LG Optimus G Android Smartphone Review - HotHardware

LG Optimus G Android Smartphone Review

31 thumbs up
While the hardware used on the Optimus G is clearly high-end, if somewhat polarizing in design, the software experience is decidedly underwhelming for a flagship phone. LG's shipping this unit with Android 4.0.4 (Ice Cream Sandwich), which is now two full point releases behind the most recent build of Android Jelly Bean. We understand that it's difficult to completely sync up with Google's release schedule. And LG has made clear that it's intending to update this handset to at least Android 4.1 in time, but LG's track record in this department is less than stellar, and given the carrier attachment, that's an additional layer of QA testing that'll likely hold things up.


What does this mean for end users? It means they're paying a premium price for a premium phone, but they won't have access to all of the goodness Jelly Bean has to offer. Mostly, that's the lack of Google Now, which is a killer feature that'll be missed by those that may have experienced it on a pal's phone or a Nexus tablet. With no time table in place for Android 4.1+ to arrive on the Optimus G though, we're forced to take the software as it is.


As with most other Android device builders, LG has placed a light skin atop Ice Cream Sandwich. It's a mixed bag, with several useful additions and a few that left us wanting. On the plus side, LG has a great scrolling settings bar in the drop-down menu, which make it quick and easy to access virtually any setting on the device. There's also a QuickMemo option, which allows you to scribble and save notes with your finger or a stylus. There's also a "Quiet Time" setting which works almost exactly like Apple's "Do Not Disturb" feature, enabling notifications and buzzes to be silenced during designated time periods.


The "Wise Screen" feature prevents the phone's display from falling asleep when your face is looking at it, and it supports wireless video streaming to an LG Miracast dongle should you own one. There's also an NFC chip here, but sadly, Google Wallet isn't supported. The usual litany of AT&T bloatware is included, but thankfully, they don't seem to have too huge an impact on performance. Speaking of performance, there's a switch in the settings menu that'll flip the CPU down a notch in order to conserve power, which is nice for those times when access to a charger isn't available.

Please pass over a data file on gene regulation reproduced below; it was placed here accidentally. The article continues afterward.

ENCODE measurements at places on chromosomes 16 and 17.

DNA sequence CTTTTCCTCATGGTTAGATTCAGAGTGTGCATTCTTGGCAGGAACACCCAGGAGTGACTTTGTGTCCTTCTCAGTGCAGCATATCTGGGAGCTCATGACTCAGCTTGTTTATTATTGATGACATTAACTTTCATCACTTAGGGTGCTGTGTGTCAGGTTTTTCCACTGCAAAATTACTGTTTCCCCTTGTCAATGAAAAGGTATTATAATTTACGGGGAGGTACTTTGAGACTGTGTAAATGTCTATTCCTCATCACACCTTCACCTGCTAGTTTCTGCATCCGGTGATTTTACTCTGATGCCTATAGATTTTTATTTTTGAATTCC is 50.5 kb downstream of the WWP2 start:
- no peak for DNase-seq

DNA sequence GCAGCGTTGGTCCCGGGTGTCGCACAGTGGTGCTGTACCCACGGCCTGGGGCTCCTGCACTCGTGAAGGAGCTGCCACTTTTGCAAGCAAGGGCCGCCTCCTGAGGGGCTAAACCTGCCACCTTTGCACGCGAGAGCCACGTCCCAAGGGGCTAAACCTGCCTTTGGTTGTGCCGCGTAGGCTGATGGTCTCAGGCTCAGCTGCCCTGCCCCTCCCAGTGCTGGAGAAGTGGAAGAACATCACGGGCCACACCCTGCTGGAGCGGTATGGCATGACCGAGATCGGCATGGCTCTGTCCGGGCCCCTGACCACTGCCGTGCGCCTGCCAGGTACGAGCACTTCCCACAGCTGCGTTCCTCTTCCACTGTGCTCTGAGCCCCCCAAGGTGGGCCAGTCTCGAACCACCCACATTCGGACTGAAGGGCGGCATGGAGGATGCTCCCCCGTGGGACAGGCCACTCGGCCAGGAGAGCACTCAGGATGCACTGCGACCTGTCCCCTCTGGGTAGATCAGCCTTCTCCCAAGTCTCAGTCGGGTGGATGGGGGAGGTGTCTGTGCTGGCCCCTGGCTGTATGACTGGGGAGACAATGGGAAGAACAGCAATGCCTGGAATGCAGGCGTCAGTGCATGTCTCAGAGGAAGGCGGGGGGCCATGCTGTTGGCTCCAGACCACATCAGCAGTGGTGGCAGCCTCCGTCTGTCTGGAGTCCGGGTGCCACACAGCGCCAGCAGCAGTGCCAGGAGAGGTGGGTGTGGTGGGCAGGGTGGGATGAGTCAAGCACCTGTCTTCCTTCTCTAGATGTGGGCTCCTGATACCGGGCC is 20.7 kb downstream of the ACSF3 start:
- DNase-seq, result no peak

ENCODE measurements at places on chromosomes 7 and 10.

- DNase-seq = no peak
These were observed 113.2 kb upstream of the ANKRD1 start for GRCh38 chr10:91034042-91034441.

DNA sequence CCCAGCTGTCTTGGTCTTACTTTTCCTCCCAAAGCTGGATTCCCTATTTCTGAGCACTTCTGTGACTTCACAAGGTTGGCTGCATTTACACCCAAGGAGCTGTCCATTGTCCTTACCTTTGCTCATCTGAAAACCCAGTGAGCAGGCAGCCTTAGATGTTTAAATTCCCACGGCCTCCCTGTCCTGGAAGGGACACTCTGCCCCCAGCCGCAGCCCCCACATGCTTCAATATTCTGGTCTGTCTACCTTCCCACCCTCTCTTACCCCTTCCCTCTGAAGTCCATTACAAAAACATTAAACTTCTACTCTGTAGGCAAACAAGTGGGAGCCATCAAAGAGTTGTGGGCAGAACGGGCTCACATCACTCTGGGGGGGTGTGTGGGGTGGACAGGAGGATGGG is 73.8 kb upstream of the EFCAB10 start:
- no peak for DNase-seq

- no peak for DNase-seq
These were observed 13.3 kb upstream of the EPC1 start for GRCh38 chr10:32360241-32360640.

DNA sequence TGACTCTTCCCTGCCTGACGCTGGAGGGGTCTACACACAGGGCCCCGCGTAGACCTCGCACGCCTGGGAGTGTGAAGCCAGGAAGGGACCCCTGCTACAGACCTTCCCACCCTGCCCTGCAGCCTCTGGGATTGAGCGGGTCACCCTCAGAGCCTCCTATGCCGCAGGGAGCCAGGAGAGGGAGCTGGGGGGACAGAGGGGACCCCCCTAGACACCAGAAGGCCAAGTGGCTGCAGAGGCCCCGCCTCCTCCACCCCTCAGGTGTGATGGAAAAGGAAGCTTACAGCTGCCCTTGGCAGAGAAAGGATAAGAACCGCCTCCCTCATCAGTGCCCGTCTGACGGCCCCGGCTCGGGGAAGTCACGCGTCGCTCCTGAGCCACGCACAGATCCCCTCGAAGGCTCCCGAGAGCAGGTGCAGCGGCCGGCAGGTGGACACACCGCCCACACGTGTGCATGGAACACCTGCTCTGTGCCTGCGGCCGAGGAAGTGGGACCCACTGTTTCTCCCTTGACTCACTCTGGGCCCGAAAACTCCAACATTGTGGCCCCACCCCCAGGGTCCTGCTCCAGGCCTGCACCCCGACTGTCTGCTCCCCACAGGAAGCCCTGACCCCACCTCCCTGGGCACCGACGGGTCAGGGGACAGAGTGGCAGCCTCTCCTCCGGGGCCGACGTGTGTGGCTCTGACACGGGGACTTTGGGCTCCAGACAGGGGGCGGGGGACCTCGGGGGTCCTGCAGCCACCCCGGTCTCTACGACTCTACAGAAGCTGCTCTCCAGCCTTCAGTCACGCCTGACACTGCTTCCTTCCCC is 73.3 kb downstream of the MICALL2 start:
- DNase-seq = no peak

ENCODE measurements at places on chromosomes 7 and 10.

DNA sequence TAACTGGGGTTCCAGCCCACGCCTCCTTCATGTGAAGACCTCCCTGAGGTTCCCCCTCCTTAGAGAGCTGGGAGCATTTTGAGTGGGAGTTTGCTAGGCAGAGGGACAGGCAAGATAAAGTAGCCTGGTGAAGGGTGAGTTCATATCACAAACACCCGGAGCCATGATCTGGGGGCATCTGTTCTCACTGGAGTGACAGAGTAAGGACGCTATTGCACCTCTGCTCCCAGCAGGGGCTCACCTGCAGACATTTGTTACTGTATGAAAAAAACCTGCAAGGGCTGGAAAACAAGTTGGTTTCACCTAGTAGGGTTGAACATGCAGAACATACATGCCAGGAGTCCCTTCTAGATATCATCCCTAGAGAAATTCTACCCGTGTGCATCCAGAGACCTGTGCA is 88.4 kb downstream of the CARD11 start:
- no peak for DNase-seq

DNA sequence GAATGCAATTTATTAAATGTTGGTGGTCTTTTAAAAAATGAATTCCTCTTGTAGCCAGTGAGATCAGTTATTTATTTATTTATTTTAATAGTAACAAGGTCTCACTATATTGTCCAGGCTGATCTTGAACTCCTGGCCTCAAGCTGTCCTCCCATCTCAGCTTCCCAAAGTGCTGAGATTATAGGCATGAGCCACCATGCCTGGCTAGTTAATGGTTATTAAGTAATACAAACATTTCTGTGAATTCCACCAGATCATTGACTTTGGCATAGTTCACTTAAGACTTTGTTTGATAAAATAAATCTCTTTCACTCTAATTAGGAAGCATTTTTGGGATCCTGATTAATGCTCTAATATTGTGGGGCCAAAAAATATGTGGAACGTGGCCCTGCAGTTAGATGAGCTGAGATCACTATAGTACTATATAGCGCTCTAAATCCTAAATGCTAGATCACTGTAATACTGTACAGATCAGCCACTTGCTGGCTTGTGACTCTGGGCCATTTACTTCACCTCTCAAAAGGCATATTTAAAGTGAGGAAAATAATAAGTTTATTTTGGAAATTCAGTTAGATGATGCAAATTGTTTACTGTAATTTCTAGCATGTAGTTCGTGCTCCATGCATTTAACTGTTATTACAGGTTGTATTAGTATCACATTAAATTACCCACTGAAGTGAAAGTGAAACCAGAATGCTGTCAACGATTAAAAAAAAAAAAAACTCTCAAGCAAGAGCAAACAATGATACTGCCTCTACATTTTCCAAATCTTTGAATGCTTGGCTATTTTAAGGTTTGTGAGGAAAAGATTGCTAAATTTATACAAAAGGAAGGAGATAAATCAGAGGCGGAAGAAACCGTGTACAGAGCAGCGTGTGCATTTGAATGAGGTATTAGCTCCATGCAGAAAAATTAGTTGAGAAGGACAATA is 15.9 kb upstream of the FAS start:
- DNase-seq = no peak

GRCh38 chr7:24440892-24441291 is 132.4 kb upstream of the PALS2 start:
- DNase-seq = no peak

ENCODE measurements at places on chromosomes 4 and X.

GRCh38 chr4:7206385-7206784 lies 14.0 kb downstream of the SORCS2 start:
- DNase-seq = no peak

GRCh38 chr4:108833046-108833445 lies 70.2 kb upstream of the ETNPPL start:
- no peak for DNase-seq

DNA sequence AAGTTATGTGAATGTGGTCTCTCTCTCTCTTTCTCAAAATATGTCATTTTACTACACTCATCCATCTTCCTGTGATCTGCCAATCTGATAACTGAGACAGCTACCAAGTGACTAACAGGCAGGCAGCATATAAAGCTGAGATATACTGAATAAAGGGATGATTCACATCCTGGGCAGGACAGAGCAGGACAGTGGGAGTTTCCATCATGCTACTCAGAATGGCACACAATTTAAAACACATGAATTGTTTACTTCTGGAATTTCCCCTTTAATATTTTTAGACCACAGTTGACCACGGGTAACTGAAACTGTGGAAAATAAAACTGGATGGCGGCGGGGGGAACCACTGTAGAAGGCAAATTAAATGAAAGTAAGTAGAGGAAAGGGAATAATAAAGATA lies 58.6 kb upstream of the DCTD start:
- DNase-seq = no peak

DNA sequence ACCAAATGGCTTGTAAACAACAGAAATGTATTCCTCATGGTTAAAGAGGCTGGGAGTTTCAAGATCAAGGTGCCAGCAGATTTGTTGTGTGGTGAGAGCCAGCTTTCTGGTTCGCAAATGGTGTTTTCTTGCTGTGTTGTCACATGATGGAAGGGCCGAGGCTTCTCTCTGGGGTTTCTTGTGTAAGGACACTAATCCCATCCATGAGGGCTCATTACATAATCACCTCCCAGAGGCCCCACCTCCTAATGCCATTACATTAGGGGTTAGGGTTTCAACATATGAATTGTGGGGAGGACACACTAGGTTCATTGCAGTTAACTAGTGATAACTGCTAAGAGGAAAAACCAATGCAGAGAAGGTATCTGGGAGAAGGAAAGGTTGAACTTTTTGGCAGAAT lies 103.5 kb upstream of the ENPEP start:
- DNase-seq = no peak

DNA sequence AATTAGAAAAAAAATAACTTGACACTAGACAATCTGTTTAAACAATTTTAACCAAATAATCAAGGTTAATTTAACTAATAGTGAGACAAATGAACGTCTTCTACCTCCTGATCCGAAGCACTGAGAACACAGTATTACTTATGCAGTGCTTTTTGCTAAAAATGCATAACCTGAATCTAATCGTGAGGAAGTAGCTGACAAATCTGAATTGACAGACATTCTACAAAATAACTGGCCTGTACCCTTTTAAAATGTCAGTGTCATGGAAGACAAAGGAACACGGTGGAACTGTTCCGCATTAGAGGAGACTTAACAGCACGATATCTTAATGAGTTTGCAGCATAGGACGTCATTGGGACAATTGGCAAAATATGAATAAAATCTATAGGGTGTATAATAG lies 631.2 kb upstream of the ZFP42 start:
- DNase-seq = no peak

One of the major downsides is the overall look of the UI. LG's design language is somewhat bland in our opinion. The icons look almost cartoonish, and really don't serve to add any real style. The built-in widgets are also unimpressive. Compared to something like HTC's Sense, there's just a lot less substance found in LG's Android skin. None of this serves to have a negative impact on use, and you can still pick up something like HD Widgets to spice things up a bit, but it all leads us to one point that we just can't ignore: LG also makes the Nexus 4.


Unfortunately for the Optimus 4G, the Nexus 4 is available (for less money) with pure Android 4.2. The software found on the Nexus 4 is much better than what's included on the Optimus G, and since it's a Nexus device, it will always be first in line to receive updates from Google as well. In terms of software, the Nexus 4 is clearly the better option.
 

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This is one BORNING looking phone, completely square, flat, with a Kevlar backing ripped off of Motorola

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@sevaggs - are you shopping for a phone, or a chrome-covered jacked-up 4x4 pickup? Does the phone have to actually work, or are you just going to use it to impress idiots with its looks?

 

And to the author: "if you tilt the screen at a more extreme angle, you'll notice a subtle discoloration. Whites turn a slight off-white, almost yellow, and based on the information we have available, this issue seems to be uniform across these devices. It's not a huge issue until you tilt the screen at fairly extreme angles, but most other devices don't have the same issue. For a flagship phone, it's fairly disheartening to see such an obvious weak spot in the panel."

Who's going to do that in normal use? This is not an "antennagate" issue, it's something that no one would ever have a problem with if they were using their device like everyone else uses theirs. Do you frequently lay your LCD TV down on its back, and then watch it at an extreme angle? That's the same kind of thing - and will get you similar results.


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its not kevlar, its glass.

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I was wary of getting this phone for a few reasons.

-My previous experience with LG cell phones was limited to a flip phone several years ago, which became next to useless after ~9 months.